Jones's first session as a leader for Blue Note took place at the New Jersey-based Rudy Van Gelder studio on March 13, 1956, and it was issued as Detroit-New York Junction, a tip of the hat to Jones's own roots. Overall, it's a very satisfying affair and already points to even greater things to come. It also gave Jones a chance to reunite with tenorist Billy Mitchell in a sextet that also features Kenny Burrell on guitar, Tommy Flanagan on piano, Oscar Pettiford on bass, and Shadow Wilson on drums. As the leader, Jones commands a great deal of attention with his spontaneous-sounding hard bop playing, yet there's also room for interesting solos by Burrell and Flanagan, and Pettiford's work on bass is never less than wonderful. The album also showcases Jones's talent as a composer, with three originals ("Tariff," "Zec," and the lengthy "Scratch") that seem tailor-made for his fresh, boppish approach, as well as for the rest of participants to show off their wares. The two standards selected are by Richard Rodgers and Lorenz Hart, and while the opening track, "Blue Room," sets the pace perfectly for the whole album, it's the ballad "Little Girl Blue" that stands out, a highly lyrical reading with just trumpet, guitar, and bass. The word that critic Leonard Feather repeats the most in his original liner notes for the LP is "elegance," which is indeed appropriate when applied to this date and to the six musicians that make up this memorable Detroit-New York junction.

Monday, May 1, 2017

Jazz Flashes Podcast: A Conversation with New York Saxophonist Chris Byars

Multi-instrumentalist Chris Byars has been very active in the New York jazz scene for several decades now. Though he is better known as a saxophonist, Byars also plays the flute and the clarinet, and he has done extensive work as a composer, arranger, and bandleader, as shown by a recent gig directing the WDR Big Band in Germany for a lovely concert celebrating the centennial of Thelonious Monk. Byars possesses a deep knowledge of the history of jazz and has devoted albums to revising and furthering the legacy of great jazzmen from the past who are somewhat neglected these days, like Gigi Gryce, Lucky Thompson, and Duke Jordan, to name but three. He has also been very active as a teacher and a world traveler, and as a Jazz Ambassador for the U.S. State Department, has brought live jazz music and musical education to over sixty countries across the globe. Byars took some time off his busy schedule to guest on a new episode of the Jazz Flashes Podcast, which you may access in its entirety here:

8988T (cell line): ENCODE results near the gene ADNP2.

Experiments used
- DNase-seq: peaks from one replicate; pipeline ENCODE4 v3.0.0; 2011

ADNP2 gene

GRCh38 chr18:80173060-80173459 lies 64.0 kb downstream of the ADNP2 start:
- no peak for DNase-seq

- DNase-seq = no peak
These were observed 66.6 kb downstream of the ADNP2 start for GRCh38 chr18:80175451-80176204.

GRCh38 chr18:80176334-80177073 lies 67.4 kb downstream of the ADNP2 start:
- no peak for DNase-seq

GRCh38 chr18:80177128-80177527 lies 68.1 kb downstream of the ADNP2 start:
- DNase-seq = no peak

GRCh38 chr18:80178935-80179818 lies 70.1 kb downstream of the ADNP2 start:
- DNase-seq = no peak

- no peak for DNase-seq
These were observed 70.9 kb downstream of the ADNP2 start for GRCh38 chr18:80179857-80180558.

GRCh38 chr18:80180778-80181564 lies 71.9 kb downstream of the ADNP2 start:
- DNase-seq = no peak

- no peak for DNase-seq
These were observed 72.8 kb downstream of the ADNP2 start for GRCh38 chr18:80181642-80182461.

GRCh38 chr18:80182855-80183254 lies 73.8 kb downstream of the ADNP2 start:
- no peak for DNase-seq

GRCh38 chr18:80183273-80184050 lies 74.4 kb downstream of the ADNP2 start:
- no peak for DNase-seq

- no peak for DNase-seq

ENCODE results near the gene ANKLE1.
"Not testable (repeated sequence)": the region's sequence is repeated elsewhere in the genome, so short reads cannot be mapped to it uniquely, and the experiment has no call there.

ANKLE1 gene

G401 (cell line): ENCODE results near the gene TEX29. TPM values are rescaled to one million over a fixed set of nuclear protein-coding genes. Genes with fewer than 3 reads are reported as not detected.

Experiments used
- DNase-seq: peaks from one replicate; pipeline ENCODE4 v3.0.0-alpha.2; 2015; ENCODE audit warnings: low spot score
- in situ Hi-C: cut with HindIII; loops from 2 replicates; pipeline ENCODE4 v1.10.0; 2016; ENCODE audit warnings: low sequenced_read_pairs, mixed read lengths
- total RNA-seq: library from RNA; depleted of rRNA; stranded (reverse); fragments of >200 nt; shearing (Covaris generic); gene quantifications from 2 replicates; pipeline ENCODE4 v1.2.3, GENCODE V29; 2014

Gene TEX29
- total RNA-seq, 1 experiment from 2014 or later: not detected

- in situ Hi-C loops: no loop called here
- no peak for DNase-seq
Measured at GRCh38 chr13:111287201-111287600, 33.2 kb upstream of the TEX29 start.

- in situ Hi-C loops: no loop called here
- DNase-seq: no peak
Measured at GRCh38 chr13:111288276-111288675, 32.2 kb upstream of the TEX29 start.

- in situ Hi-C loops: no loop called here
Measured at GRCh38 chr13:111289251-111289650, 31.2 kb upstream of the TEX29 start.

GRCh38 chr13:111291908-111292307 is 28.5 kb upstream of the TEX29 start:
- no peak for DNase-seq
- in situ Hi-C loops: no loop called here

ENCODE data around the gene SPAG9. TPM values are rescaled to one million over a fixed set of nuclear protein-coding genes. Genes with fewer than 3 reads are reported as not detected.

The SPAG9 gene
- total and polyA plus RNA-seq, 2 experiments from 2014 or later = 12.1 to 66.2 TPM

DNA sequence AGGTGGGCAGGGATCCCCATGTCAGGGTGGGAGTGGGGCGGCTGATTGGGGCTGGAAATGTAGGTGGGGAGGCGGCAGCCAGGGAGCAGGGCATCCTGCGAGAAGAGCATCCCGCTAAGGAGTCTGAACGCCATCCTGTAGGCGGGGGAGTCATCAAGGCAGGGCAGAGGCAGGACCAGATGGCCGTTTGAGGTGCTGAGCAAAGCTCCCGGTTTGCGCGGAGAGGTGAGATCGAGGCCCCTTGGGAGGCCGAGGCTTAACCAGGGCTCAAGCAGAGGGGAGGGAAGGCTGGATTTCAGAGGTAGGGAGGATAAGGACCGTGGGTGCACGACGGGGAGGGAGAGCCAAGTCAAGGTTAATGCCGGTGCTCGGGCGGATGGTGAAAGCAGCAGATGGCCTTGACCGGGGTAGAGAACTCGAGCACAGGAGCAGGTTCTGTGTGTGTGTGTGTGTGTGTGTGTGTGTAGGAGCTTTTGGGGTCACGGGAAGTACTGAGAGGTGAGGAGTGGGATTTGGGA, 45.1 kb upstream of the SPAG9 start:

During our two-hour conversation we had time to cover a lot of ground, from reminiscing about Byars's first encounter with jazz to sharing memories about his jazz-related treks around the world to musing about the form and meaning of New York jazz. But we also had time to discuss three recent CD releases by Byars, all of them on the Danish SteepleChase label. The latest one, The Music of Frank Strozier (2017), is devoted to compositions by the underrated Memphis saxophonist arranged by Byars. Two Fives (2015) clearly shows the two sides of Byars's artistry: five tracks from jazz greats like Tadd Dameron and Duke Jordan, paired with five Byars originals that acknowledge the past of jazz while looking toward the future. Finally, With Due Respect (2016) is a date by legendary pianist Freddie Redd, now octogenarian, with arrangements provided by Byars. All three albums feature outstanding musicians such as Pasquale Grasso, Ari Roland, Stefano Doglioni, John Mosca, and Chris's father James Byars. It was an absolute pleasure to have the chance to converse with Chris Byars, and I hope the readers enjoy listening to our chat as much as I enjoyed being a part of it!

Friday, April 14, 2017

Billy Eckstine & Quincy Jones at Basin Street East, 1961

One of the smoothest and most successful jazz and pop vocalists of the 1940s and '50s, Billy Eckstine was also one of the most forward-thinking, as we can infer from the lineup of his famous orchestra of the mid-'40s, which included soon-to-be famous jazzmen such as Miles Davis, Charlie Parker, Dizzy Gillespie, Dexter Gordon, and Art Blakey, among many others. Not only was Mr. B a fantastic vocalist, but he was also an intelligent man who made his mark socially and politically. As critic Will Friedwald has noted in his Biographical Guide, "before Louis Armstrong or Nat King Cole dared sing anything other than the blues or novelties, Billy Eckstine was among the first to show the world that the black man could be intellectual, passionate, sensitive, literate, articulate, proud—and profound." Indeed, Eckstine was all this, but most of all, he was profound: his voice was rich and deep, and he imbued everything he sang with a depth that very few singers in jazz, pop, or any other style could even dream of achieving. He felt at ease singing different types of music, but he excelled at the art of the ballad, particularly that of the intimate, emotionally deep variety, like his big 1947 hit, "Everything I Have Is Yours." No wonder that his female fans—black and white alike, in a time of open segregation, no less—went wild over him. He was simply just that deep, that emotional, that attractive.